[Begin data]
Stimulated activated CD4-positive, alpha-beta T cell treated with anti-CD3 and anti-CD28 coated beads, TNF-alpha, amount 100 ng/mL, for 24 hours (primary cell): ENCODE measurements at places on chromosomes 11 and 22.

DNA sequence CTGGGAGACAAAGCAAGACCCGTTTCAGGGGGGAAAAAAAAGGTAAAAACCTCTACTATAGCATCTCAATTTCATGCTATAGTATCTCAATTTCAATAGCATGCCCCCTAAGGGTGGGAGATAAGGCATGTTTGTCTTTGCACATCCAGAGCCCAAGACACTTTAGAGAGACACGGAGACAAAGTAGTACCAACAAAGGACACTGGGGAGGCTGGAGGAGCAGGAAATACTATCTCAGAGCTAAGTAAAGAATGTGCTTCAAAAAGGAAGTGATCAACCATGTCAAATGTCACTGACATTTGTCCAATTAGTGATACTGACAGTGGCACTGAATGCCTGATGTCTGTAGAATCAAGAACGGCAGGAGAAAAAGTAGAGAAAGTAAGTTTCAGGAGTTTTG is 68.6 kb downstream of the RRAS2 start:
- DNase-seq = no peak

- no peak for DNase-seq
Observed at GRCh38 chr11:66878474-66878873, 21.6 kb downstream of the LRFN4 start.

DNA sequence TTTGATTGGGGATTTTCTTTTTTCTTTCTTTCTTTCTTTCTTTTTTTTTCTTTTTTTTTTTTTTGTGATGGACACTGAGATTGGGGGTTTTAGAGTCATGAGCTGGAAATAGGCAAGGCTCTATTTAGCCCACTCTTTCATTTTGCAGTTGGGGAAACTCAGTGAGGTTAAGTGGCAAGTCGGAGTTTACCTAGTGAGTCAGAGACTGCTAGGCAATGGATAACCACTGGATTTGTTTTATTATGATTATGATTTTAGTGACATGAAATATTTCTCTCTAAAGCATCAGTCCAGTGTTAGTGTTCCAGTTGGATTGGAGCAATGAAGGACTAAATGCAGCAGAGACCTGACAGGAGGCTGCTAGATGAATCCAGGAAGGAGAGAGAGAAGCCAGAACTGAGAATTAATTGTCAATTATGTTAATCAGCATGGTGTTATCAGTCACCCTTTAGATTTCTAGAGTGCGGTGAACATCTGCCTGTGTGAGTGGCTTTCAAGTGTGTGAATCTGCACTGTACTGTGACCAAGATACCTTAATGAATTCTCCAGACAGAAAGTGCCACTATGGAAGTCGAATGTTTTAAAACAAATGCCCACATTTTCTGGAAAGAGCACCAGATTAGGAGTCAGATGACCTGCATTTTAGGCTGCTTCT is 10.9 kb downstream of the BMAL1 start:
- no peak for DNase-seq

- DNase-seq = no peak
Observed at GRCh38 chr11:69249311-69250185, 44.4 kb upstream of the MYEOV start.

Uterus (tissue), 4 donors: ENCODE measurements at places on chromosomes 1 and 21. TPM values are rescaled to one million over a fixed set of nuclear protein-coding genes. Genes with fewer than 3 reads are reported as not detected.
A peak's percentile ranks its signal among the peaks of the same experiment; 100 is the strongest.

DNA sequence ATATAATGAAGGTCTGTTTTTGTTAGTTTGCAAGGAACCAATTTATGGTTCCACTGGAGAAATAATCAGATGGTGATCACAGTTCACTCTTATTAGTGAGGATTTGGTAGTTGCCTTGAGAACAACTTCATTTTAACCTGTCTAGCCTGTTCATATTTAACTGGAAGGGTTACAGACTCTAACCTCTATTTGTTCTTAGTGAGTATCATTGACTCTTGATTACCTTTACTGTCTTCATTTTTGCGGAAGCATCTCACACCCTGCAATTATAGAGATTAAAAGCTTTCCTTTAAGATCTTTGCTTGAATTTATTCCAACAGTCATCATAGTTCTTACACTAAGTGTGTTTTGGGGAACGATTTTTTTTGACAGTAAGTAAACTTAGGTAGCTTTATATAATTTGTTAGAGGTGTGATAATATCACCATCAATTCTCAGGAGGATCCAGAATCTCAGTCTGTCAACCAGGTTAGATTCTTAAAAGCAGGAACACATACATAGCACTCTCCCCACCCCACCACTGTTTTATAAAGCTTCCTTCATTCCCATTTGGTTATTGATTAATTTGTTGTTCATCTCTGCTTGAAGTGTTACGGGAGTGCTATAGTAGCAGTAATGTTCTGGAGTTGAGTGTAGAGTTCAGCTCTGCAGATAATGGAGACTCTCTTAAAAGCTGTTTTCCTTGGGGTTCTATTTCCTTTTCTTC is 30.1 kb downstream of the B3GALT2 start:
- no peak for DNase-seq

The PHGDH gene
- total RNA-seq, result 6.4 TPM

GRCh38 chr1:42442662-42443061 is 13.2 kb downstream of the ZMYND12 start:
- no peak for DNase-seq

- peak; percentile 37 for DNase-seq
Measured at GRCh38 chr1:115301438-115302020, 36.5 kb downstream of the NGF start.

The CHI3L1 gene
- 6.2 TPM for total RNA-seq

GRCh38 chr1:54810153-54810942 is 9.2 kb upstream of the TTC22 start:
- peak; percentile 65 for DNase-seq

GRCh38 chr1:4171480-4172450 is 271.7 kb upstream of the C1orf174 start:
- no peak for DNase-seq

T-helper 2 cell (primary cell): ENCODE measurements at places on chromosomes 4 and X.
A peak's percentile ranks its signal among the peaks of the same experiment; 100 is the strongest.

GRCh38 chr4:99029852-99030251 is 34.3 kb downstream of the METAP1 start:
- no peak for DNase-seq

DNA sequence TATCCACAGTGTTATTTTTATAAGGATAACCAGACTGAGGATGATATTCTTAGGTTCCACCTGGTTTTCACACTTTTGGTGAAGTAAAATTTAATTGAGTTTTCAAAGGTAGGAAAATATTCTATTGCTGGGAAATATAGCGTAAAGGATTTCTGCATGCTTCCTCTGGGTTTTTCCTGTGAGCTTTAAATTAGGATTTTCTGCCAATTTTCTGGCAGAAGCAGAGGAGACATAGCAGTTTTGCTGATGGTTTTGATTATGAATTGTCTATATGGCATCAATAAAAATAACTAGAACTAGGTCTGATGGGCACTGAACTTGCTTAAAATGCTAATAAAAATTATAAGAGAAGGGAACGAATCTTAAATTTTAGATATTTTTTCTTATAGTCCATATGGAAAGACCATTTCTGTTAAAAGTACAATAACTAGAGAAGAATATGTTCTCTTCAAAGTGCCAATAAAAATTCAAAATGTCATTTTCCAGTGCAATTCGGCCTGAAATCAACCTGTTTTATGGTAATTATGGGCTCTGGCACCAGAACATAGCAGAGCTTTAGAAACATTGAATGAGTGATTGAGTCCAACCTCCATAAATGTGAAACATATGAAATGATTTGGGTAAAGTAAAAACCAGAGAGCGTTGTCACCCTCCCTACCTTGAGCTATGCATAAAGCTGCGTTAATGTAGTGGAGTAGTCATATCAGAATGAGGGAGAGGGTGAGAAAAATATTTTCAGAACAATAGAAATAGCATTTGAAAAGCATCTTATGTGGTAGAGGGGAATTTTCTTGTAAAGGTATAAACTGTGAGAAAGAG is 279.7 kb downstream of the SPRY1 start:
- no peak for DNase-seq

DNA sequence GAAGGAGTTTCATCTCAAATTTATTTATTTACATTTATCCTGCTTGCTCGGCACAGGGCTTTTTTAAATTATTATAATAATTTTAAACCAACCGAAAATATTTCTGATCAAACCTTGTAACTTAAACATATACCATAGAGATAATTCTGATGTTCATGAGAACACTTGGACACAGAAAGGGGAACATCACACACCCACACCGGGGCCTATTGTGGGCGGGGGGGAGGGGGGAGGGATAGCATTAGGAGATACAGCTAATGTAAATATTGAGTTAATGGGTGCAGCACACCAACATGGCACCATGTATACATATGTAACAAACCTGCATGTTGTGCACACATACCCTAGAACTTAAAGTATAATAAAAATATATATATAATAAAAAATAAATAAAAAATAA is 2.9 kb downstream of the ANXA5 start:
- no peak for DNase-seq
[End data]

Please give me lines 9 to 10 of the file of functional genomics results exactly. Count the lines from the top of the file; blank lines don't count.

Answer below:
Observed at GRCh38 chr11:69249311-69250185, 44.4 kb upstream of the MYEOV start.

Uterus (tissue), 4 donors: ENCODE measurements at places on chromosomes 1 and 21. TPM values are rescaled to one million over a fixed set of nuclear protein-coding genes. Genes with fewer than 3 reads are reported as not detected.